Indigo Atlas delivers a living map of the world’s food system.  Capable of characterizing localized soil conditions, drawing field boundaries to meter-level accuracy, and discerning subtle differences in crop health across a region, Atlas’s proprietary algorithms generate a range of high-resolution, real-time, and actionable outputs. Atlas information enables growers to make more informed planting, harvest, and marketing decisions. It also grants buyers and consumers a greater degree of control and choice over their supply chain.

Zooming in on our reports

Every month, the directors and data scientists behind Indigo's ag intelligence offer a closer look at our reports. See how we generate our insights, what they mean for the market, and how growers are reacting across the world.

Receive county-level visibility into freeze impacts

Atlas’ models, powered by the application of machine learning to historical, weather, and remote sensing data, track the movement and impact of different weather patterns.

A realtime plant health index optimized for agriculture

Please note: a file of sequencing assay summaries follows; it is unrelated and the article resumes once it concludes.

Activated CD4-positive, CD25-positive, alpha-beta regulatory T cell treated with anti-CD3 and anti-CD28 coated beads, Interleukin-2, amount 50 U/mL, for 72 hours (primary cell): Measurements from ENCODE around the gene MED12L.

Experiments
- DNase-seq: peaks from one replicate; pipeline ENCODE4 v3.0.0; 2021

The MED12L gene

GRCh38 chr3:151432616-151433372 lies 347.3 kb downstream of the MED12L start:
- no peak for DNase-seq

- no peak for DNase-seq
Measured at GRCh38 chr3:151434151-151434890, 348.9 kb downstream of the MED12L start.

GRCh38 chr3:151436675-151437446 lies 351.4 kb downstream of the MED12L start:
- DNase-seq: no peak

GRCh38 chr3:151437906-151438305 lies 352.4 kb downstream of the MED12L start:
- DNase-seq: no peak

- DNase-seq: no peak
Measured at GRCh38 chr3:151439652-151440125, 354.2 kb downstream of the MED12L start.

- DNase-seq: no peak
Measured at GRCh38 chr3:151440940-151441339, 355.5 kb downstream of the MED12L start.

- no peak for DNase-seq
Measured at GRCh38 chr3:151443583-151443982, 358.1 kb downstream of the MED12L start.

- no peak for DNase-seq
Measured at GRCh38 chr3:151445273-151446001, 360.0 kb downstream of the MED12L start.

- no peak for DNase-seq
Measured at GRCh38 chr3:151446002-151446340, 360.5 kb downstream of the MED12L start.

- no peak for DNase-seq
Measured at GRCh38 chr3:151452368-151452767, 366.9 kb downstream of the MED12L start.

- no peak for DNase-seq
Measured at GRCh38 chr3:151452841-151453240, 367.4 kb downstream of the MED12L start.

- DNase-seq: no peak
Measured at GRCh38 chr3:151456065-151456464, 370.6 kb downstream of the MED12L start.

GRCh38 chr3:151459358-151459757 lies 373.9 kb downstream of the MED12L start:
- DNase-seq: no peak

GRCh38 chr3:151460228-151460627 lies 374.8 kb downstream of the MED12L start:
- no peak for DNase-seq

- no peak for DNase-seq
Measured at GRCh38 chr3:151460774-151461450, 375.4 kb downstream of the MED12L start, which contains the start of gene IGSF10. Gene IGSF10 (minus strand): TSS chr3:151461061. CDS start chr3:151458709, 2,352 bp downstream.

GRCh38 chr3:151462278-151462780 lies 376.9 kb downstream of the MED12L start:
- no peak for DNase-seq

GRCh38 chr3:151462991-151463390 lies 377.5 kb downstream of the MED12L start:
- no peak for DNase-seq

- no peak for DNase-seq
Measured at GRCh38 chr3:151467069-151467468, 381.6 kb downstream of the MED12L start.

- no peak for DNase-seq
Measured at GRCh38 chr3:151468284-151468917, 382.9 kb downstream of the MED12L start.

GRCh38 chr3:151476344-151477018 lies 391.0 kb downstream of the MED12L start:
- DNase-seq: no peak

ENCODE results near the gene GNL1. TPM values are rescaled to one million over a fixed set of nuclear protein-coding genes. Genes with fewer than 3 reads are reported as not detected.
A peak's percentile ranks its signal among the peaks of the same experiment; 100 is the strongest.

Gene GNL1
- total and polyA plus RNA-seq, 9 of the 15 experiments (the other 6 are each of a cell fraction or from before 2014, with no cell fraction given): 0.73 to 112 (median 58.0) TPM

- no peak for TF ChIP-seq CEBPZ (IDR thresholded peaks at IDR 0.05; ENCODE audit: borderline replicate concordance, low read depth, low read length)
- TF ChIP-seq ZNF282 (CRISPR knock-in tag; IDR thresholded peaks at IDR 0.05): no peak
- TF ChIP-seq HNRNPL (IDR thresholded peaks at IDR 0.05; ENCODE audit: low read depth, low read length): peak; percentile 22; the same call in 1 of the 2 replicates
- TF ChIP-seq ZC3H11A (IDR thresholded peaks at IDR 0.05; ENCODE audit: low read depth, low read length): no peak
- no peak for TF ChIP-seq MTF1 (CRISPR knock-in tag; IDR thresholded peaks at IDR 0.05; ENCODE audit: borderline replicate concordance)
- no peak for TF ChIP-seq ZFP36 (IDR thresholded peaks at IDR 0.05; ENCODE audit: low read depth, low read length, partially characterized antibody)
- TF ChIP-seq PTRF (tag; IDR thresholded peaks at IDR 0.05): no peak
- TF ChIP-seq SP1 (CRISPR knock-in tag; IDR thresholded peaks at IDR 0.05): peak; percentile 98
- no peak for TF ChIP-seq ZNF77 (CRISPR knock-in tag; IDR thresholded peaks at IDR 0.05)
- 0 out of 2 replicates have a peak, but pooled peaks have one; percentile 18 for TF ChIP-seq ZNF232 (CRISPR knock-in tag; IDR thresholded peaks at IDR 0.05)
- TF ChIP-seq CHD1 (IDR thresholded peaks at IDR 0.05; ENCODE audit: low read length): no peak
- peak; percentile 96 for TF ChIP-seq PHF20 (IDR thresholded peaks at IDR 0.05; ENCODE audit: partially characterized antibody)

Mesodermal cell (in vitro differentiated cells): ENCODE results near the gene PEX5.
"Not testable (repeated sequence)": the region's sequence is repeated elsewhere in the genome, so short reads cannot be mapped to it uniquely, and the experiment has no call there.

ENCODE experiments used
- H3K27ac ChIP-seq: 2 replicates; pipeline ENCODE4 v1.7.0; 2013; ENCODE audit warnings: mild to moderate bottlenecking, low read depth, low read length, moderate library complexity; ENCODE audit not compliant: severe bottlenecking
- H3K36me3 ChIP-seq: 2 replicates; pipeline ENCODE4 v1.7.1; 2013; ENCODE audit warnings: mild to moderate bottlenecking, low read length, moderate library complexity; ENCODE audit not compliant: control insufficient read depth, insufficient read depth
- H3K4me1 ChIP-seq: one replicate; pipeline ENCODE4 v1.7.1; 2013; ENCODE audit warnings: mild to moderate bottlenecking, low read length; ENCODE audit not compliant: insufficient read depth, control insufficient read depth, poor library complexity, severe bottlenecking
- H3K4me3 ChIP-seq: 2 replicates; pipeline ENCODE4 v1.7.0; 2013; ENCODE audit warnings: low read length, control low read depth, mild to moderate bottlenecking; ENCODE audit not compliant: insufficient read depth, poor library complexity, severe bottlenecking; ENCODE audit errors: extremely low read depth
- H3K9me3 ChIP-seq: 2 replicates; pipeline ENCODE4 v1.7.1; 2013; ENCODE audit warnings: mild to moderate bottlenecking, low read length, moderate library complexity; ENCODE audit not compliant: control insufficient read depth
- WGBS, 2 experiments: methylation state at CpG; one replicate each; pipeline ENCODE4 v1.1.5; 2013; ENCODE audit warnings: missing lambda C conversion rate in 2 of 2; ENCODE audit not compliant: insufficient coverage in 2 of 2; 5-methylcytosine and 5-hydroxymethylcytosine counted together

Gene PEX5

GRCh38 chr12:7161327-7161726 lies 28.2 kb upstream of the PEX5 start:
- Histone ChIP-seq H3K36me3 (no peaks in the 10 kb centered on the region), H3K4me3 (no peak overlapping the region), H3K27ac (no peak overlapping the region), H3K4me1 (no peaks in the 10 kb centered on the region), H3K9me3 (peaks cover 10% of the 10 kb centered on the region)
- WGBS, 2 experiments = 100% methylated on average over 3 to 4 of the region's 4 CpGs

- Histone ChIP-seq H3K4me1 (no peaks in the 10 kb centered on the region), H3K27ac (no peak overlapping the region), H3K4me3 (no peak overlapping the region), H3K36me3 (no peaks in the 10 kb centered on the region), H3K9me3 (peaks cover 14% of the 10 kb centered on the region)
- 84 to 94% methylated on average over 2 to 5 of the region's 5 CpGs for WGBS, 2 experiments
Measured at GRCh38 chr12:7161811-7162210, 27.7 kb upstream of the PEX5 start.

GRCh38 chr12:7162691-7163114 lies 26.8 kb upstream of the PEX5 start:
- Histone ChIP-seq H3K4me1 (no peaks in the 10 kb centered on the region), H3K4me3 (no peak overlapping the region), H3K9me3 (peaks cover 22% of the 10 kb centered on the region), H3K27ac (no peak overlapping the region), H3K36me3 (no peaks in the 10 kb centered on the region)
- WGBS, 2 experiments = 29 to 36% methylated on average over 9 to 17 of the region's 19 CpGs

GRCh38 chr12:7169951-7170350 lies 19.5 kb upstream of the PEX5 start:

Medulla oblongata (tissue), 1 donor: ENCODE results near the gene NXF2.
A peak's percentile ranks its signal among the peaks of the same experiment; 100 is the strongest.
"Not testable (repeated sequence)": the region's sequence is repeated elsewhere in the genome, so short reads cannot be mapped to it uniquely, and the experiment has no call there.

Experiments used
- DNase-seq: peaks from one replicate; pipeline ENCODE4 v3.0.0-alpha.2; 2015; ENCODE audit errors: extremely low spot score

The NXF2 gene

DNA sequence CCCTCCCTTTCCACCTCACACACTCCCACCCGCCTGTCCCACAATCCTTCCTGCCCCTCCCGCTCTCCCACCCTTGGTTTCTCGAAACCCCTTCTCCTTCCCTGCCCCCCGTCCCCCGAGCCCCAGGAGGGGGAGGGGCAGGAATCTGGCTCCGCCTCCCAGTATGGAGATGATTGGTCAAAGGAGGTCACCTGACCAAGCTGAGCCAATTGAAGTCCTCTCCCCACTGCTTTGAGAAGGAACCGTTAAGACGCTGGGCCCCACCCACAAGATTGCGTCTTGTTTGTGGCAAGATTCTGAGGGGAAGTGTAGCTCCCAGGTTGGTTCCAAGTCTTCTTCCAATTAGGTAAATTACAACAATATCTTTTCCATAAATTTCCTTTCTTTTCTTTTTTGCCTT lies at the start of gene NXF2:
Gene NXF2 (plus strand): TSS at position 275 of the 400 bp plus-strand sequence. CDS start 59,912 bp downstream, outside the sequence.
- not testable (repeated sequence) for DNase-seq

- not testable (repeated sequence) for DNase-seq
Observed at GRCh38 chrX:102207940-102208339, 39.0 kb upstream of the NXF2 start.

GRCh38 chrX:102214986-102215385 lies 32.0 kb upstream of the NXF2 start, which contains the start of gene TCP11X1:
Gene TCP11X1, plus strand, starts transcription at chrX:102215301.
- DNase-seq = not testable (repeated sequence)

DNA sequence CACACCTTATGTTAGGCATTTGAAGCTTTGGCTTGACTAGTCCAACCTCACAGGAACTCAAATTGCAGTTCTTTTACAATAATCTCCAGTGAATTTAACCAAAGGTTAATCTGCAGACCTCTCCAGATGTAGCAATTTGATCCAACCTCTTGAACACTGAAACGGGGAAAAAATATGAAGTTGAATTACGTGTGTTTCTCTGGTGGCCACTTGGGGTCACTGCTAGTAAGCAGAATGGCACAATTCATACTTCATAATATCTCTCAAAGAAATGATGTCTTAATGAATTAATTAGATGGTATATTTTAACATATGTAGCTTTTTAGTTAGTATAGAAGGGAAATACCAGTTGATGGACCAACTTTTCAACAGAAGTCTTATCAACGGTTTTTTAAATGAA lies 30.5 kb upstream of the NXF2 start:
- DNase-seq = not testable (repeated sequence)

For decades, vegetation indices have seen many use cases across life sciences, but none has been tailored to the unique needs of agriculture. To track the dynamic variables affecting crop health, Indigo has created the Crop Health Index (CHI). We follow multiple crops across several geographies to better understand our global food system — and help you make better decisions in realtime.
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How we generate insights

A living map of the world's food supply

The Indigo Dispatch app displays grain loads that growers and shippers have communicated to Indigo.

As part of its living map of the world's food system, Indigo  forecasts crop yield and production around the globe with a satellite imaging and machine learning platform called Atlas. Atlas’ yield prediction capabilities have outperformed the USDA's in recent years. With the application of machine learning and artificial intelligence to satellite imagery, Indigo Atlas generates global crop health and performance daily. Indigo stakeholders, including growers and partners, leverage this data for myriad objectives throughout the season.

If you take a look at the image shown here of the Mississippi River, you can see what is called an Enhanced Vegetation Index (EVI) where the image is comprised of multiple data layers stacked over time. The input images were acquired throughout the 2018 growing season by the European Space Agency 's twin Sentinel -2 satellites, which image the earth every four days. These multi-temporal image composites are the raw ingredients used in Indigo 's field boundary identification and crop type mapping efforts.

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Atlas Enterprise

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